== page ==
How Hobbies Begin

In 1976, the year I was born, my family bought me a ceramic Winne the Pooh. It sat on my dresser next to a music box of Ernie sitting in a bathtub watching his rubber ducky swim in time to the melody (with the help of a moving magnet). Now my parents loved Disney parks, a lot more so than most parents would, and they kept taking us there over and over again. By the time I was 20 I’d been on trips to the parks 15 times, and each year I was given a little money to buy something for myself. Oddly enough, I chose to buy more little figures like Pooh to fill up my dresser. This was before the internet of course, so the only place you could get those little ceramic figures was at the parks. I bought several on every trip, and eventually the collection outgrew my dresser. My parents bought me a thin curio cabinet to keep them in. More trips went by and then the Disney Stores opened, expanding the availability at the same time my allowance went up. The collection outgrew the cabinet and it was replaced with a bigger cabinet. Thirty years after Winnie the Pooh came into my life, I have over 200 of these things. Seeing the cabinet, now stuffed full, always raises a few eyebrows. I can’t really tell you what the point is, why collectors do these things. At least I can say that all of them are now worth more than I paid for them, some of them several times more. Disney stopped making them completely around 1997, so some figures are no slouch to find, even on eBay. I am happy to report that on my last trip to Disney World I found a few new pieces being made again, and I got a Stitch. However, having 200 breakables is all fun and games until you have to wrap them individually with bubble wrap for your move.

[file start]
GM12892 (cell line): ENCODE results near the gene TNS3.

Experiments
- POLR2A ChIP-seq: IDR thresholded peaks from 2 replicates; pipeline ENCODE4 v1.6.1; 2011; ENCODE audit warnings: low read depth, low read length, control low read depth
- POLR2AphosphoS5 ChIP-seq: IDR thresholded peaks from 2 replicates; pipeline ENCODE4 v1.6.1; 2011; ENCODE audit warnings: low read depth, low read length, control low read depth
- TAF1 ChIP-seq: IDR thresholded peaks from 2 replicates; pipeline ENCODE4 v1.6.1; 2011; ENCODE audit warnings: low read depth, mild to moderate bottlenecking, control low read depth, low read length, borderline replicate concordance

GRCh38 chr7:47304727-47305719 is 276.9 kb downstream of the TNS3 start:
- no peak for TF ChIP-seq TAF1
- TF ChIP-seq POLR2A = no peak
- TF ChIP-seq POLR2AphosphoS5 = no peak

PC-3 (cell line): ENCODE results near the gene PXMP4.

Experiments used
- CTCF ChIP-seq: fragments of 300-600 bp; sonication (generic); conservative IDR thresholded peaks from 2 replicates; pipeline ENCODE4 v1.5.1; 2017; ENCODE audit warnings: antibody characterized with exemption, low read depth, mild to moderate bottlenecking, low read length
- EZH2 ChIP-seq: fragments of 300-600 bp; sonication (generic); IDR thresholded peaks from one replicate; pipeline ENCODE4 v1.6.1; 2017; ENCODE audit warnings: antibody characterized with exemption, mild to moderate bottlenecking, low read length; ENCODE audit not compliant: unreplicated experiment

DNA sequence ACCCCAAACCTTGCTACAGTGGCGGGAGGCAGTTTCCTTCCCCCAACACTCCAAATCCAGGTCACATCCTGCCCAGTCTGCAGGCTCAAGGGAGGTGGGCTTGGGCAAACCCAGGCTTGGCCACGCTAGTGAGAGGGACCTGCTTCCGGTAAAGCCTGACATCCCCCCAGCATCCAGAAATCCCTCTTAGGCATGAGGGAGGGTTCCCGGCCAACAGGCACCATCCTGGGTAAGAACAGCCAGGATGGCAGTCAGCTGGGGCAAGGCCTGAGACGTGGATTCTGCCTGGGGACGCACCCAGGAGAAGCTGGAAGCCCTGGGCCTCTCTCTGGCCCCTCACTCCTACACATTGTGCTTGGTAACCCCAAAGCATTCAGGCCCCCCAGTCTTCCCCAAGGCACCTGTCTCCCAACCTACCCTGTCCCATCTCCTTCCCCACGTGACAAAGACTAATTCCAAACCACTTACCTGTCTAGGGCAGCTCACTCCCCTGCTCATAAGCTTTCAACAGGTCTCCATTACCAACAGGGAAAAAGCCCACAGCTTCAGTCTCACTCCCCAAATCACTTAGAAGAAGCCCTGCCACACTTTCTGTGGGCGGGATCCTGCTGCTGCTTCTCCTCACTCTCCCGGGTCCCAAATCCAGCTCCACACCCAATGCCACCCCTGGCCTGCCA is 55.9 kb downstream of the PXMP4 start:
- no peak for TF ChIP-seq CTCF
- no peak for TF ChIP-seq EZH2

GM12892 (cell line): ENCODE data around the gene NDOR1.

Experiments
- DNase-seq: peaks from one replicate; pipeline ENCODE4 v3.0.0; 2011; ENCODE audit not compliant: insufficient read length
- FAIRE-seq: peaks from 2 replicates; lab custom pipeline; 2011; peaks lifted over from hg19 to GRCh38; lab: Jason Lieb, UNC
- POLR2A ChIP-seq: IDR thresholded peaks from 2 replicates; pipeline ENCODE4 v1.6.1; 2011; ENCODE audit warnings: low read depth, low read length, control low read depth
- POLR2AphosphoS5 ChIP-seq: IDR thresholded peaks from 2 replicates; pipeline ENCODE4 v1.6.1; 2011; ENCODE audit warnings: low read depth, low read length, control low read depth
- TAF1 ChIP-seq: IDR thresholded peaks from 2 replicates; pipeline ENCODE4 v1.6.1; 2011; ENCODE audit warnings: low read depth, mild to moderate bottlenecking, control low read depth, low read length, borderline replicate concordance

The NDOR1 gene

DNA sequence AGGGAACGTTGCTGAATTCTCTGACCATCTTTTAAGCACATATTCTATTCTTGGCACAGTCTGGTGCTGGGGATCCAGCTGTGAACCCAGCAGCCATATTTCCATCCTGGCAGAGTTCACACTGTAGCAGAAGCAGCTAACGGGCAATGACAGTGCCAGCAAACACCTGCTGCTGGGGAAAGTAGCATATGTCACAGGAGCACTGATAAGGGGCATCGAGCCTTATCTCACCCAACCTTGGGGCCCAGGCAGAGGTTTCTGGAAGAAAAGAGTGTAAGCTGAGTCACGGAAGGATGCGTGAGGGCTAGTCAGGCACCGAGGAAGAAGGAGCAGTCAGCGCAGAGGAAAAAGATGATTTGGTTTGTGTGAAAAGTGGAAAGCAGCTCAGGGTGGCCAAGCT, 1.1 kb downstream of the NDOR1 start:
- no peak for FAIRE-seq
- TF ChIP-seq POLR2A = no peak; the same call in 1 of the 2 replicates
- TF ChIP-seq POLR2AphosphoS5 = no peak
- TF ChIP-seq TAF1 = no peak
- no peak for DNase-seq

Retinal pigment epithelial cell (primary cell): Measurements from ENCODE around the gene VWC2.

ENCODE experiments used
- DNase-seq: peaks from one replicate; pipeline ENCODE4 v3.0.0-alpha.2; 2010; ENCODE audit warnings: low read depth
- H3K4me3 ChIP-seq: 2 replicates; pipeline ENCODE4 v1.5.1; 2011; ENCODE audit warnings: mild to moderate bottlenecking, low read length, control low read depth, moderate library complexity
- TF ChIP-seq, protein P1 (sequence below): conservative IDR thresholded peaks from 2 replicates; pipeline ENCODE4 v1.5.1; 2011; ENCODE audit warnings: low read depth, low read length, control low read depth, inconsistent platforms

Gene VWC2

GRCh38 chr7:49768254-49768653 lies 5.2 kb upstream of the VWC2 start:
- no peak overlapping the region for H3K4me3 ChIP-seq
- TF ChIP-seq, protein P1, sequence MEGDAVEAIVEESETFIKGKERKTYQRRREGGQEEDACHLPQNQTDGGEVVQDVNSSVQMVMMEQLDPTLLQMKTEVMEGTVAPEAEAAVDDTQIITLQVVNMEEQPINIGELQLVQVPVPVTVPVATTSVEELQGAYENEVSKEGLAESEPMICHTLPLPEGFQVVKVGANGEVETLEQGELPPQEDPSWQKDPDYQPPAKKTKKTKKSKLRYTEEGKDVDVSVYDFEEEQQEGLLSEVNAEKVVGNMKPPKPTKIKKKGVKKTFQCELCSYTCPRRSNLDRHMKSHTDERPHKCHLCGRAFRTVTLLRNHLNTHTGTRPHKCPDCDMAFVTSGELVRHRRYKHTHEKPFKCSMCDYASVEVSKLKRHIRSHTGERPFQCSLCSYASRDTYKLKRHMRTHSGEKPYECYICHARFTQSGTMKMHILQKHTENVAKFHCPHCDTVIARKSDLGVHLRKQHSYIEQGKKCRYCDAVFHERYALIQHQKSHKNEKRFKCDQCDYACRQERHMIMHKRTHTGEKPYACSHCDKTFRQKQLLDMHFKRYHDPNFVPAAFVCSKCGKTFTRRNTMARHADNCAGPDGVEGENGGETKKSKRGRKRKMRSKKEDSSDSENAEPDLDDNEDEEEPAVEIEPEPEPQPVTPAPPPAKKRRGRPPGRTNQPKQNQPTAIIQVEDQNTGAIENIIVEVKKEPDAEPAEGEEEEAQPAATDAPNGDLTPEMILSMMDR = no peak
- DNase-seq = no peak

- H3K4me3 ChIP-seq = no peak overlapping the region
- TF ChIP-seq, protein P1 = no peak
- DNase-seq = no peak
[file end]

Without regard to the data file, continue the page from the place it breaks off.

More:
Author of Strawberry Shortcake: Return of the Purple Pie Man, Disney’s Frozen Comic Collection, Transformers: Robots in Disguise Animated and Littlest Pet Shop: Open for Business. She’s written for IDW Publishing, Hasbro, Lion Forge, American Greetings and Scholastic, and her work has been discussed in Comics Beat and The Washington Post. Subscribe to the newsletter

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